Congo rebel group says army strikes kill civilians
GOMA, Congo (AP) — Army helicopters struck civilians during an attack targeting the M23 rebels in eastern Congo on Wednesday, according to the group’s president and a resident.
M23 president Bertrand Bisimwa said the attack on the rebel-held Rumangabo camp, 25 miles north of Goma, killed five civilians, but that claim could not be verified. The resident, who spoke on condition of anonymity for fear of reprisals, said the attack resulted in civilian and military casualties but could not provide figures.
Fighting resumed last week between the government and M23, a rebel group that formed last year and briefly captured Goma, the provincial capital, last November.
Congo’s army targeted Rumangabo because it was a key site for the rebels, said army spokesman Col. Olivier Hamuli.
“We have bombarded the camps at Rumangabo because it is a strategic location and important for the rebels,” he said, adding that the army could not be responsible for civilian casualties in an attack on a military site.
But a civilian spokesman for M23, Kabasha Amani, accused the army of targeting civilians, saying three children were among those the rebels claimed were killed on Wednesday.
Both sides have been accused of rights abuses in the recent fighting. Last week, United Nations Secretary-General Ban Ki-moon expressed concern over reports that army soldiers were desecrating enemy corpses.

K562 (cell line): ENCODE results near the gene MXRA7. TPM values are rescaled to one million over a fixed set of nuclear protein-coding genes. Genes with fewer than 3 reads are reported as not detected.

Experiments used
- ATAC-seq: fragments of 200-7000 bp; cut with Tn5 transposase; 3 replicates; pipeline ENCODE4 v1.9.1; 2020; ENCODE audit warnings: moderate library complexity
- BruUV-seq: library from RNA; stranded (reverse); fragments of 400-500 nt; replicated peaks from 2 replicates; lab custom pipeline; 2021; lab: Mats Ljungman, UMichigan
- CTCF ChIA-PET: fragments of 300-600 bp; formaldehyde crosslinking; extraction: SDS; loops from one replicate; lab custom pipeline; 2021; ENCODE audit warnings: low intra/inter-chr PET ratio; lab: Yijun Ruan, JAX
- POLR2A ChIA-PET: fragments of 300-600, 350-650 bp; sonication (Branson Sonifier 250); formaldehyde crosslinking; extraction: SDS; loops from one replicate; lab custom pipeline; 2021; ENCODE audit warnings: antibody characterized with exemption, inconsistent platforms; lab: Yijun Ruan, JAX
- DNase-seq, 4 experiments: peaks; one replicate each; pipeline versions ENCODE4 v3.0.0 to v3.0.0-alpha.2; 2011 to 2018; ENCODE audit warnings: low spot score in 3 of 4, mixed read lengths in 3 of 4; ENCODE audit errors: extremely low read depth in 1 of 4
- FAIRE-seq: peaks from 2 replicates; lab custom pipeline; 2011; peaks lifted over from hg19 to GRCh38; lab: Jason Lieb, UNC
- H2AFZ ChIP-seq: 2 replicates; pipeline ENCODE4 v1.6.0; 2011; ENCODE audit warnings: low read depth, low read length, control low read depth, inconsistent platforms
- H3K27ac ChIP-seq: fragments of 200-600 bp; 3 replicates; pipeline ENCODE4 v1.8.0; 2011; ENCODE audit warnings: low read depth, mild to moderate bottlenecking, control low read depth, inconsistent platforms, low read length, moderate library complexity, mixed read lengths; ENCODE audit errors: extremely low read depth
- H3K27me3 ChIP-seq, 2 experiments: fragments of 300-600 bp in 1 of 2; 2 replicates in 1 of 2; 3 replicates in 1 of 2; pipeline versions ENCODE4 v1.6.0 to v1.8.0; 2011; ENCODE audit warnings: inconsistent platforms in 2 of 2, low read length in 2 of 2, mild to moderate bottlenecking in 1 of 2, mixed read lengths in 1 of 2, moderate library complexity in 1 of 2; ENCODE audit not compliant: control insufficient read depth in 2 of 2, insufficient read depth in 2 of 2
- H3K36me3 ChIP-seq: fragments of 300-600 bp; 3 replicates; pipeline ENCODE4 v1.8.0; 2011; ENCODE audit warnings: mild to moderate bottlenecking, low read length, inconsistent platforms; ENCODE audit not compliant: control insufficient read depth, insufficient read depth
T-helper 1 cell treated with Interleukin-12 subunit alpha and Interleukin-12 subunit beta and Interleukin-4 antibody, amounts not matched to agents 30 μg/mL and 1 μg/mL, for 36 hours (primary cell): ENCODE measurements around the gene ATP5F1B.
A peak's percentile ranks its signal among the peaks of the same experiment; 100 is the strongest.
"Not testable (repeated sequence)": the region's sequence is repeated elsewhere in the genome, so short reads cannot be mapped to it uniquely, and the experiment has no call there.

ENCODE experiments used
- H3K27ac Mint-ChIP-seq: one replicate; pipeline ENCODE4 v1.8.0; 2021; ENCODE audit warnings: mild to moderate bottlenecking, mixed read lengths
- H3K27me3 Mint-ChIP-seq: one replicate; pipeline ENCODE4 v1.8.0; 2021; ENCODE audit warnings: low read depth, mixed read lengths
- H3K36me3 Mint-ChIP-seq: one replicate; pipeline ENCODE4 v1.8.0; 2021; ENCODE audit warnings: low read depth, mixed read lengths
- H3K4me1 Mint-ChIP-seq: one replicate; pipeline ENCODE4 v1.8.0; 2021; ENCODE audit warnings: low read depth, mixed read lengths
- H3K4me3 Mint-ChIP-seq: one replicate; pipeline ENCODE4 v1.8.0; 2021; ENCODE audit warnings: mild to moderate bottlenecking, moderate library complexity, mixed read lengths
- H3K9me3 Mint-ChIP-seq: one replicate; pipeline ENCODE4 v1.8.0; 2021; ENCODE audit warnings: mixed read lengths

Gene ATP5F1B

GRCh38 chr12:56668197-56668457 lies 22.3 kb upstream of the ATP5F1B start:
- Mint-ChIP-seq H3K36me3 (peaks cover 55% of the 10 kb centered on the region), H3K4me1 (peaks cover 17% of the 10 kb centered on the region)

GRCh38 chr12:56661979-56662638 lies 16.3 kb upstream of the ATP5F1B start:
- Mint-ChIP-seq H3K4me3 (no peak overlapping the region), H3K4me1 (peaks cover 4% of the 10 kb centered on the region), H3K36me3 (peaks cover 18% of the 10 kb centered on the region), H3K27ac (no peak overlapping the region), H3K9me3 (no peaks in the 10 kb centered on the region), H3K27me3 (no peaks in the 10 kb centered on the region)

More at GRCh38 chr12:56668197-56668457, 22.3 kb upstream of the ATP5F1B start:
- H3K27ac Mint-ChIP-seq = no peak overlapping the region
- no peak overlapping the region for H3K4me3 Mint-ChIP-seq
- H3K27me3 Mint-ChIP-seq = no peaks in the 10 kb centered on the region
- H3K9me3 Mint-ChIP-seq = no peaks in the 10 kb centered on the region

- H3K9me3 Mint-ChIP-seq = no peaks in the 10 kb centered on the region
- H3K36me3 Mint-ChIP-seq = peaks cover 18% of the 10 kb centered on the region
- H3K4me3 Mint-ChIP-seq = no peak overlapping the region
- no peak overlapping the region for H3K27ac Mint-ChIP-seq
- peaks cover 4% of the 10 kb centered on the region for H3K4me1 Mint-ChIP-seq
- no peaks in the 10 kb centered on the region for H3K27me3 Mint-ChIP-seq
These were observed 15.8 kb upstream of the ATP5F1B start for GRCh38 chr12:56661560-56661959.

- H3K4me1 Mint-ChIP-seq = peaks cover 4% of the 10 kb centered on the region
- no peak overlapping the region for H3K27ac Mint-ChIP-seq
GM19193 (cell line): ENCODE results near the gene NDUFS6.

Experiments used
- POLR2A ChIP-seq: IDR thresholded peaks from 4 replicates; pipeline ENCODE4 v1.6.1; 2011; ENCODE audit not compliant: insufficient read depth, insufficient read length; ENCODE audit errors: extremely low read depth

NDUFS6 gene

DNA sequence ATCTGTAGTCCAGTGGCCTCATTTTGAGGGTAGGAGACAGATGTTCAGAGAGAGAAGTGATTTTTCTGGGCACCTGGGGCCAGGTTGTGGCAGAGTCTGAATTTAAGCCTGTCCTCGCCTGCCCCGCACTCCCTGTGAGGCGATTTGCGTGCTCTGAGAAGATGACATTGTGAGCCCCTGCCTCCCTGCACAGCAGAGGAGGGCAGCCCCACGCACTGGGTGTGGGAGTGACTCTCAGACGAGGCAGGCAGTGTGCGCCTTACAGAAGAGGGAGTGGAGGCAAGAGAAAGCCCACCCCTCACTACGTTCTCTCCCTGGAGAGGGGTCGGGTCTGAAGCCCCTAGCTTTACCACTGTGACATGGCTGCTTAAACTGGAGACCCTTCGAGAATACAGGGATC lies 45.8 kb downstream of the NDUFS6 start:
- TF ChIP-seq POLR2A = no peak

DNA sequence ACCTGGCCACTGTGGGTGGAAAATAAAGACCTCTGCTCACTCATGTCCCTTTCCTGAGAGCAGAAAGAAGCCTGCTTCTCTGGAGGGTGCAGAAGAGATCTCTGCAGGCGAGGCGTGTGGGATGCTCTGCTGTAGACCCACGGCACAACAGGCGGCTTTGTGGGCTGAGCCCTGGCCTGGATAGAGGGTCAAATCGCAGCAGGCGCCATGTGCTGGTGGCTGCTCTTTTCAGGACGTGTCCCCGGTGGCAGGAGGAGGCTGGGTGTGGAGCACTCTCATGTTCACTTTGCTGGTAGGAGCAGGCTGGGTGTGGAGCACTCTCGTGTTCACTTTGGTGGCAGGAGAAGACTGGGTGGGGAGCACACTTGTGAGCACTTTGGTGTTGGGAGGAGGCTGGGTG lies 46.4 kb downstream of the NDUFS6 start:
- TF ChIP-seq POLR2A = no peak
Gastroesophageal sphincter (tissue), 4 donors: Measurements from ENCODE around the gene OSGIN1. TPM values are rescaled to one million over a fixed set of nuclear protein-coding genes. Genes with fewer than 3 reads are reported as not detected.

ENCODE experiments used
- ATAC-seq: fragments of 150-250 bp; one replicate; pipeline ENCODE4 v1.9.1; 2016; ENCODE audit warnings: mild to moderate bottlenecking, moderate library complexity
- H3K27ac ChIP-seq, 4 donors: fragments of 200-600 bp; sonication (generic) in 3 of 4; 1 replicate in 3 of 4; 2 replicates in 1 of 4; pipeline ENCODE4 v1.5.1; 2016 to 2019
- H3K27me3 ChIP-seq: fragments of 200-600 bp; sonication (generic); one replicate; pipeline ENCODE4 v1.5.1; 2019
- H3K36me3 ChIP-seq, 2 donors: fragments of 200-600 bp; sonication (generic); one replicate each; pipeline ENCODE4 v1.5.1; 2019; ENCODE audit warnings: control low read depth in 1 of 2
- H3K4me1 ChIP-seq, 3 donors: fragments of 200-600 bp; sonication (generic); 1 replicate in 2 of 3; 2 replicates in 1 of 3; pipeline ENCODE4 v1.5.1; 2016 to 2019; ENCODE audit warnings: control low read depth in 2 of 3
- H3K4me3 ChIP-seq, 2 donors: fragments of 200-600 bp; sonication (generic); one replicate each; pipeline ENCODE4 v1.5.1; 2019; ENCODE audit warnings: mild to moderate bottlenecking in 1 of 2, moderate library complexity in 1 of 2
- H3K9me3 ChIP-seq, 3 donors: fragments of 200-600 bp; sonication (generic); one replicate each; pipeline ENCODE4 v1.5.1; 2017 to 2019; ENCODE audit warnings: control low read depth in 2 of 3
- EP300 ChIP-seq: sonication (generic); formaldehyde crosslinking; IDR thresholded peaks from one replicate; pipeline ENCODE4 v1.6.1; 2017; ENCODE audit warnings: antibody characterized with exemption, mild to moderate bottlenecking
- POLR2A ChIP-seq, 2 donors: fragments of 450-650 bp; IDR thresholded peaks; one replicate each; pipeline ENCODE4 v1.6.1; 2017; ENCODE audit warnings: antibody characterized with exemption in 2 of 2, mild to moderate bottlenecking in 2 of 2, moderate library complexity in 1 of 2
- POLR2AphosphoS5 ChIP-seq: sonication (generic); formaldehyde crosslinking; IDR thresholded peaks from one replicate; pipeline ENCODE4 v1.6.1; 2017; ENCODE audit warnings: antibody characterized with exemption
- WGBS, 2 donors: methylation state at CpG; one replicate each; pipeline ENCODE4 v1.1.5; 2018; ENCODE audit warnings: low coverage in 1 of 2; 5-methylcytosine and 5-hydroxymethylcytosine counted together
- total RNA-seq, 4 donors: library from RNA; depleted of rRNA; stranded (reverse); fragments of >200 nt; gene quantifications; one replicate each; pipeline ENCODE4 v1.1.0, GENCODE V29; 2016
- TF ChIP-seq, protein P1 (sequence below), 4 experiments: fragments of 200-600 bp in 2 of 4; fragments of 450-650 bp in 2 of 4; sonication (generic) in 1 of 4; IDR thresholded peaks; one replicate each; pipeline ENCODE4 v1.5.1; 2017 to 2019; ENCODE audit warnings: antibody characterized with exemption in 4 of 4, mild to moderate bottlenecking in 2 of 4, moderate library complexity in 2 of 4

On Tuesday, Human Rights Watch accused M23 of carrying out widespread killings, rape and forced recruitment in recent months, allegations the group dismissed as “rumors.”
United Nations experts and other observers have long accused Rwanda of backing the rebels, something the government of President Paul Kagame has consistently denied.
A U.N. expert panel reported in June that Rwanda’s support for M23 had declined in recent months, but Human Rights Watch said the rebels still receive training and supplies and was able to recruit in Rwanda.
United States State Department spokeswoman Jen Psaki said Tuesday there was “a credible body of evidence” supporting the allegations by Human Rights Watch.
She called on Rwanda “to immediately end any support to the M23” and withdraw Rwandan military personnel from eastern Congo.